Keeping perspective: phone charger vampire power about the same as one hot bath

David MacKay of the University of Cambridge has published a giant report comparing energy use in various scenarios, adding a exhalation-inducing bit of perspective on our daily, personal power use. Treehugger reports:

Case in point – cell phone chargers. David performs some tests and concludes that these chargers use maybe 0.01-0.05 kWh per day; over a year, that’s the equivalent of a skipping a single bath (5 kWh per pop), or driving 6 minutes less annually (average driver being 40 kWh per day). David makes the point that all else being equal, you should of course unplug the charger. On balance though, better to go stinky for one day or lose a convienence store run

Saving power where you can is laudable, of course, but as I am constantly in a lather about something or another, it’s a relief to know that my long, warm showers — a daily respite from stress — are what I should really be stressing out about. In fact, I think I’ll call someone and tell them about it.

“Sustainable Energy – Without the Hot Air” [PDF Report from inference.phy.cam.ac.uk via Treehugger]

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4 Responses to Keeping perspective: phone charger vampire power about the same as one hot bath

  1. membeth says:

    The trouble is that SOME devices DO draw enormous amounts of power, not just in the aggregate but individually. And there is no easy way to figure out which ones they are and avoid purchasing them in favor of better-designed devices.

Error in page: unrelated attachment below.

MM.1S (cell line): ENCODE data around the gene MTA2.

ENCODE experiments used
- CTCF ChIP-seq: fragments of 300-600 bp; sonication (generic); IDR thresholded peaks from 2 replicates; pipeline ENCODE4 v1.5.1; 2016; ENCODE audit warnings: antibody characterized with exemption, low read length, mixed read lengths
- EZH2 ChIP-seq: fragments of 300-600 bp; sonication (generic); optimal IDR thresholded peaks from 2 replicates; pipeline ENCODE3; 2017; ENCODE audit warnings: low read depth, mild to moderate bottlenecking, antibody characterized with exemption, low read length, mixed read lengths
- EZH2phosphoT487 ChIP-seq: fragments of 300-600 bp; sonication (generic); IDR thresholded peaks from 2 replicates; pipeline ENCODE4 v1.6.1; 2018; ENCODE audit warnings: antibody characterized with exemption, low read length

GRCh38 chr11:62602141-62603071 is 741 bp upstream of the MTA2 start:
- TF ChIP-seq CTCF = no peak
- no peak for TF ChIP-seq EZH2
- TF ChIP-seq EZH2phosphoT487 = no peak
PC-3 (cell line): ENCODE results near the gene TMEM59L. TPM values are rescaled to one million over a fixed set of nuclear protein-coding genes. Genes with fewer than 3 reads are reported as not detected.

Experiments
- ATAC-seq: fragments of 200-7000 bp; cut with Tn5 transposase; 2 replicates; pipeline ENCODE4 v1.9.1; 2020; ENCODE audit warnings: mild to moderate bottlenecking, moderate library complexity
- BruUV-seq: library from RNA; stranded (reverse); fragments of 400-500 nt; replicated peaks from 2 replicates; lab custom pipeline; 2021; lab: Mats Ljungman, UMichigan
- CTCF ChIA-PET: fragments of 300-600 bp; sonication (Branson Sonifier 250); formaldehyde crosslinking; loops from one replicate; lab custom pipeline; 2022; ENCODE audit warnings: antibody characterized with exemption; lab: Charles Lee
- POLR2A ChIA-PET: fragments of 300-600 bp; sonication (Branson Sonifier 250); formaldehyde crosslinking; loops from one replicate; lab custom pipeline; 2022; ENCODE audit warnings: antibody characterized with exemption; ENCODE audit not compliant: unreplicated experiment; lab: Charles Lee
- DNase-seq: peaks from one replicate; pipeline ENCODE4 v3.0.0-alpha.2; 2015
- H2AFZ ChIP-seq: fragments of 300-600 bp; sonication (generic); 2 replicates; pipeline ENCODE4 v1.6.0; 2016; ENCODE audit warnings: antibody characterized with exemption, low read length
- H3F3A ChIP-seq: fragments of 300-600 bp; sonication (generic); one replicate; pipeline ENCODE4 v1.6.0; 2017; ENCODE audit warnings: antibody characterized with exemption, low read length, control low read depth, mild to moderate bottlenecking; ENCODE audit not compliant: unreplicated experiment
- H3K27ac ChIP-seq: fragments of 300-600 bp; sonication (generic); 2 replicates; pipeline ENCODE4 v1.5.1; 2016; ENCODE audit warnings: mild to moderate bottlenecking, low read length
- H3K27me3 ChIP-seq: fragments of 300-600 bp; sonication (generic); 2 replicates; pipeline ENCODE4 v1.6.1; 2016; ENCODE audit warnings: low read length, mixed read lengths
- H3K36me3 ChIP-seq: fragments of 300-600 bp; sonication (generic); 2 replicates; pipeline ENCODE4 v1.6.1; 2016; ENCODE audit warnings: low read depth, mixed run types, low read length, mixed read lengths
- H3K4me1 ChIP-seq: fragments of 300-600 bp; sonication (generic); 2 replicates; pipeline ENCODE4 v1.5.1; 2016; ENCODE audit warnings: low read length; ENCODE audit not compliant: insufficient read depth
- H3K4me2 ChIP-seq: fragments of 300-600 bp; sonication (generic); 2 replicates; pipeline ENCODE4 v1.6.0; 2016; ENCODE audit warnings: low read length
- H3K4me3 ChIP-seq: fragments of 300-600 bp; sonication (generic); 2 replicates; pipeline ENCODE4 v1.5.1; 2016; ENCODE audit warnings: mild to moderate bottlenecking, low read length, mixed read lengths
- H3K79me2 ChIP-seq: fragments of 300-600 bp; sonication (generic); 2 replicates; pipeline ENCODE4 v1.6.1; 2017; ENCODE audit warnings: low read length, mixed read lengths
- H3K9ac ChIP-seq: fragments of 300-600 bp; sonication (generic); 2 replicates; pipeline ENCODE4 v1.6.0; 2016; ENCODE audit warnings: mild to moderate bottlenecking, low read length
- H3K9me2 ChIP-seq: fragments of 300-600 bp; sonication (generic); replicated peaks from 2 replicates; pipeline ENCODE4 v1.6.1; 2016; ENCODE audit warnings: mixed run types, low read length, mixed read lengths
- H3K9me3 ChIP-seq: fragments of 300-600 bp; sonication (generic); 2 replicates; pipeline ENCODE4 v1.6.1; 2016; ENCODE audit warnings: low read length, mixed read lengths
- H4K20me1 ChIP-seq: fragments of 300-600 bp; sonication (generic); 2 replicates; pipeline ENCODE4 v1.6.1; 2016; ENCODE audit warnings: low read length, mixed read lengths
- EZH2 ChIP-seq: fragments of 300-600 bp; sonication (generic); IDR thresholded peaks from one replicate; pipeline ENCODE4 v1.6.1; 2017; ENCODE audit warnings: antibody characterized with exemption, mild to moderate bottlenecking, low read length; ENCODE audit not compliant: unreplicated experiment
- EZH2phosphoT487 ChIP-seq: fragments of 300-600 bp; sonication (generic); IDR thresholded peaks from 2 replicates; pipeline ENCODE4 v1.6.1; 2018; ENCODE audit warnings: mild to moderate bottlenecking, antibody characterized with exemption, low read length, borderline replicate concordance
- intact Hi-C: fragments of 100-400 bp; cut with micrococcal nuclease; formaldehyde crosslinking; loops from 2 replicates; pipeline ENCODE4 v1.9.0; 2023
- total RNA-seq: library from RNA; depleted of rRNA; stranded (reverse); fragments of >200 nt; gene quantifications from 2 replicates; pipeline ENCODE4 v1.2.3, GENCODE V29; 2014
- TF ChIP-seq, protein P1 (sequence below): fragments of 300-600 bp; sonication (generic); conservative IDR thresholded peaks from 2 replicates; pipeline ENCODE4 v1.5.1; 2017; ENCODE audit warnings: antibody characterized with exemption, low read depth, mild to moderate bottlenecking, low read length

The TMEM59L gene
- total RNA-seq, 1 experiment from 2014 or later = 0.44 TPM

2. Droogy says:

    I consider (relatively) long showers a mental and physical necessity too – I have an extremely stressful social service job so I figger it all evens out in the end….

  3. Anonymous says:

    Of course, the trouble is that most homes have many leaks of this sort: wall warts, chargers, appliances on “standby”. Some of them are surprisingly large. For example, I discovered that my ink jet printer was spewing about an order of magnitude more power than the assortment of chargers I had plugged in all the time, 24×7. When you add it all up, it starts to look more like a hot bath every day instead of a hot bath once a year.

    Each individual load is small, but they add up. During the rolling blackouts in CA, I cut my energy use by 30-40% by eliminating all the leaks and shutting off the computers at night.

  4. mdhatter says:

    100 million baths add up.

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